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Dad Sentenced to 32 Years for Abusing Infant Son. Adoptive Family Shares Truth About SBS

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Diane Fowler has a story that she wants to share with everyone — and with good reason. It’s an important story, and involves the life of one of her sons, Carter.

Diane and her husband, Cliff, have three biological children, all grown. Their son has a “rare chromosomal abnormality,” as explained on their Fundrazr page, and still lives with them.

Some parents would only find the negatives in this kind of situation. Instead, the Fowlers embraced it and set out to help other children whose parents made a crueler choice.

That’s what led them to welcome Artie and Carter into their lives. Artie was born prematurely and has developmental delays and autism. He joined their family at the tender age of three.

Carter has a very sad story. All of his current maladies could have been avoided if his biological parents had more patience and love for him.

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Carter’s biological father became angry at the infant’s crying and would regularly shake him to try to get him to stop. That progressed to even more sickeningly violent behavior when Carter was only 5 weeks old.

He didn’t just shake him. He also threw the 5-week-old baby against the wall, leaving the baby with bruises, broken bones and permanent brain damage. It also left him legally blind.

While the father was sentenced to 32 years, Carter’s biological mother wasn’t much better. The woman who should have protected and nurtured her baby neglected him, and so began a cycle of the boy being handed off to various incompetent foster homes.

Thankfully, he finally ended up in the arms and hearts of the Fowlers.

Diane wrote and submitted his story — written from his perspective — to Love What Matters in hopes that more people would read it and understand the horrible, irreversible dangers of Shaken Baby Syndrome, commonly known as SBS.

“My new mommy seemed very excited to meet me,” Diane wrote, from Carter’s point of view. “She held me a lot and gave me lots of hugs and kisses. So did my new dad. I had two new brothers and two new sisters. I felt safe and loved in my new home right away.”

“I was very sick the first few months at my new home, but my family never left me alone when I had to go to the hospital. One day I choked because of the bad reflux I have. I then had a seizure not long after I choked, and I stopped breathing.”

“My mom had to do CPR on me, and I remember my mommy crying so hard at the hospital. I had to fly in an airplane to a big hospital and stay there until I was all better. My mom was with me the whole time.”

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The Fowlers were told that their new son didn’t have a long life expectancy. But with their love, lots of care and therapy, he made impressive strides that astounded everyone.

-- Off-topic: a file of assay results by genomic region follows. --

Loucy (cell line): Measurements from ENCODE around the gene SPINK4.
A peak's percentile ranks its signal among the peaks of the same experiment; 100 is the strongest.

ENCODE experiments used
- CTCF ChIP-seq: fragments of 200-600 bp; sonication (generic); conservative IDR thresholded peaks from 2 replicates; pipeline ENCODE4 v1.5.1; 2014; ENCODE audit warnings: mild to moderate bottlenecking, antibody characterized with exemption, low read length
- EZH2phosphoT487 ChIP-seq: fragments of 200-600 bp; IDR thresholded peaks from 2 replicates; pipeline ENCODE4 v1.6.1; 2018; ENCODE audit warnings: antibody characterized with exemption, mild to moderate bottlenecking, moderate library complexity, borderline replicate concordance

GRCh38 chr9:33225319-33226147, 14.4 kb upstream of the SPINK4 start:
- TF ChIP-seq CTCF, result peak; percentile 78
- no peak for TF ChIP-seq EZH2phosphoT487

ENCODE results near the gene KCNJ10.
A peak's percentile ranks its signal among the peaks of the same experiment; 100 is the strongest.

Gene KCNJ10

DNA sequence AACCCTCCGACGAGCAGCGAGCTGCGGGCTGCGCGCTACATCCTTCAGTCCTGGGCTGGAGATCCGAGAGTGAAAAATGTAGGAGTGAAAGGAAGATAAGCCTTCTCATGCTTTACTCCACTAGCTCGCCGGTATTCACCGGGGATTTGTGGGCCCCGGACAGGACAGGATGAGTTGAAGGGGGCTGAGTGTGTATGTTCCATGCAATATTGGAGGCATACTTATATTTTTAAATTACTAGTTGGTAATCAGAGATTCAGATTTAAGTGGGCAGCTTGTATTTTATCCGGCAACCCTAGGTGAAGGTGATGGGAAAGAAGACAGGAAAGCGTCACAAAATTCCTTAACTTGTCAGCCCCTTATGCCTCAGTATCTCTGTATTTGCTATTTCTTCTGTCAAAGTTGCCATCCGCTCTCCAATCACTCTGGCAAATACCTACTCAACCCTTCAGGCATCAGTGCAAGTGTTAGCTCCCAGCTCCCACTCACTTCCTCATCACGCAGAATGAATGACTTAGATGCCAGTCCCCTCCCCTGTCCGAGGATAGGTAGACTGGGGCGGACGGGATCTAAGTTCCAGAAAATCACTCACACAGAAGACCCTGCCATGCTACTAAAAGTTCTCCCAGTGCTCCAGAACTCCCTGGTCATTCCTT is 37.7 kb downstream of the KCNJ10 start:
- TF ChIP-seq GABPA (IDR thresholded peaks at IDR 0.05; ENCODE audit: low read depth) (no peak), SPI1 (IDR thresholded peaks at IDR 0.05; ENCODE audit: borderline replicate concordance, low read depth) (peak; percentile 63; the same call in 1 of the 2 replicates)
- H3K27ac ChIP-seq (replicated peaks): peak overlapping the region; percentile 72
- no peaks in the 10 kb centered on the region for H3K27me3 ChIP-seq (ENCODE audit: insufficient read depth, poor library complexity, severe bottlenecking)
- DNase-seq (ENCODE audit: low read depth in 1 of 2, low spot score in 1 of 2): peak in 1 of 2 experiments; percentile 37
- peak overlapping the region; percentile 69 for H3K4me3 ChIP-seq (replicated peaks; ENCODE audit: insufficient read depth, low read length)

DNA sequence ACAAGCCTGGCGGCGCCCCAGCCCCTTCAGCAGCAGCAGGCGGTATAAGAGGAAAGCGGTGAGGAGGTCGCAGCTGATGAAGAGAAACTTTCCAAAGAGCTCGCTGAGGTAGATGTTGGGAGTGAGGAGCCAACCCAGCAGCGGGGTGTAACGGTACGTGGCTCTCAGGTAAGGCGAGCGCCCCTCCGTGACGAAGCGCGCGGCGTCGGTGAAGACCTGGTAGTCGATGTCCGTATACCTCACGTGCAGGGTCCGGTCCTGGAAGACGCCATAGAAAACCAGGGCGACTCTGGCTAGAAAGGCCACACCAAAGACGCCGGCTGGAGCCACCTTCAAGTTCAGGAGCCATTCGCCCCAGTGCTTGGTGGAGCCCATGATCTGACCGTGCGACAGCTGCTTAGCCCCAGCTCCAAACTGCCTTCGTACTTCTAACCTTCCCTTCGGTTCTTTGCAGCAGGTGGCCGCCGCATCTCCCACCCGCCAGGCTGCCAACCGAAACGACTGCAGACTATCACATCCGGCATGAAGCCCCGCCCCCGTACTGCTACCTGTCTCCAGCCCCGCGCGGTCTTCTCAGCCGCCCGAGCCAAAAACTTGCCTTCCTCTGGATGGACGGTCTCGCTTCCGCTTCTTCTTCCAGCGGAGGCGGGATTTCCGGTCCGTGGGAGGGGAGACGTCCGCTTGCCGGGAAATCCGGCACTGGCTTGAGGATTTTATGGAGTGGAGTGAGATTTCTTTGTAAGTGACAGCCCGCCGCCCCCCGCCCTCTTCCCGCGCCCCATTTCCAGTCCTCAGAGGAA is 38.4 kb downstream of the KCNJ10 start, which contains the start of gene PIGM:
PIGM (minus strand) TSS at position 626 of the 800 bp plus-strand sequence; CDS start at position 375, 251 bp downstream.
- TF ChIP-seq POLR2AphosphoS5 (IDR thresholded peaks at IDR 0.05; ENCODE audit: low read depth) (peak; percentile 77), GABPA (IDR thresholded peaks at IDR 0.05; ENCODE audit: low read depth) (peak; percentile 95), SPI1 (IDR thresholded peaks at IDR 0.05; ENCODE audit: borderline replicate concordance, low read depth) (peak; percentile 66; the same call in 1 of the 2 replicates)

“In March 2013, I became a Fowler forever,” the story continued. “I was so happy, and I know my mom and dad were too. I have a forever family and am so excited.”

“I still require a lot of care. I have cerebral palsy because of the lack of oxygen from when I was injured. I can’t do anything for myself. My arms and legs don’t work like they are supposed to.”

“I have such bad reflux I choke almost every day. Sometimes just a little bit, and other times I get so choked I get very scared. My mom and dad are so nice to help me, and it doesn’t scare me as bad when they hold my hand and say sweet things to me.”

“I have a special tube that feeds me through my stomach. I have to be hooked up to a feeding pump about 16 hours each day. I am legally blind, but I love to look at the light. I hurt a lot from painful spasms mostly in my legs. I take a lot of medicine several times a day to help me. That’s a lot for a little guy like me to deal with every day. Don’t you agree?”

“But, I still enjoy life just in different ways. I love to giggle at funny sounds. I love to have people talk to me and play with me. I was 6 years old when my mom wrote this for me and now, I am doing better than ever. I will always be injured because of what my bio dad did to me, but I try very hard to accomplish new things all the time.”

It’s a horrific sight to see a helpless child so broken by the actions of inhumane people. Thank God the Fowlers stepped in and made a world of difference in this innocent little boy’s life.

We can only hope this story will reach someone who needs to see it and make a difference in more children’s lives.

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Amanda holds an MA in Rhetoric and TESOL from Cal Poly Pomona. After teaching composition and logic for several years, she's strayed into writing full-time and especially enjoys animal-related topics.
As of January 2019, Amanda has written over 1,000 stories for The Western Journal but doesn't really know how. Graduating from California State Polytechnic University with a MA in Rhetoric/Composition and TESOL, she wrote her thesis about metacognitive development and the skill transfer between reading and writing in freshman students.
She has a slew of interests that keep her busy, including trying out new recipes, enjoying nature, discussing ridiculous topics, reading, drawing, people watching, developing curriculum, and writing bios. Sometimes she has red hair, sometimes she has brown hair, sometimes she's had teal hair.
With a book on productive communication strategies in the works, Amanda is also writing and illustrating some children's books with her husband, Edward.
Location
Austin, Texas
Languages Spoken
English und ein bißchen Deutsch
Topics of Expertise
Faith, Animals, Cooking




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